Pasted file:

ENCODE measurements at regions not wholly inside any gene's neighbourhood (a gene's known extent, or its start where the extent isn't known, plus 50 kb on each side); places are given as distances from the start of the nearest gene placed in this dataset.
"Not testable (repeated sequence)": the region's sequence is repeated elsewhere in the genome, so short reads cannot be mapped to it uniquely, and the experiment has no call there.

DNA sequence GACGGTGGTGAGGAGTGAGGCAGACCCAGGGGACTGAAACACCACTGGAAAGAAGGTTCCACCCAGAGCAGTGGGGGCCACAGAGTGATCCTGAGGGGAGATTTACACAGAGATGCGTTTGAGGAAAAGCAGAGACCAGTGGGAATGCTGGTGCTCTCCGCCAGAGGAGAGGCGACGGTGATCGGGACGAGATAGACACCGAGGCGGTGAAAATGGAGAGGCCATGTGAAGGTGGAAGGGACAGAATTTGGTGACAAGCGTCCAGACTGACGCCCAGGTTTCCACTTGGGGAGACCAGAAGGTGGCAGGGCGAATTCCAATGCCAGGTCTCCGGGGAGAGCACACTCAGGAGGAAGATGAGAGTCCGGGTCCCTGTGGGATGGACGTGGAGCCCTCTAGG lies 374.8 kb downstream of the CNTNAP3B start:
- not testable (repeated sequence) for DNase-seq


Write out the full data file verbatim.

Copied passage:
ENCODE measurements at regions not wholly inside any gene's neighbourhood (a gene's known extent, or its start where the extent isn't known, plus 50 kb on each side); places are given as distances from the start of the nearest gene placed in this dataset.
"Not testable (repeated sequence)": the region's sequence is repeated elsewhere in the genome, so short reads cannot be mapped to it uniquely, and the experiment has no call there.

DNA sequence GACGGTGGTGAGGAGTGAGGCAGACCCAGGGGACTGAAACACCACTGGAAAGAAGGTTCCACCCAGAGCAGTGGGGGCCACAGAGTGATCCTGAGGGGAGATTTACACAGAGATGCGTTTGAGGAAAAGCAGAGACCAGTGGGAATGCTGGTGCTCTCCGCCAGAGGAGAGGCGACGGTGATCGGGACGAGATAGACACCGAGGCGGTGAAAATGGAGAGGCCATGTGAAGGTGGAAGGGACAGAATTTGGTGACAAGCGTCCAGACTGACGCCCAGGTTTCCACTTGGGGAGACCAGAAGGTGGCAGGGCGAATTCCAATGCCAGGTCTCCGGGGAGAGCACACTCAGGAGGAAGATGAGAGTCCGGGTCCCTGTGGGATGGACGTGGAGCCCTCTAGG lies 374.8 kb downstream of the CNTNAP3B start:
- not testable (repeated sequence) for DNase-seq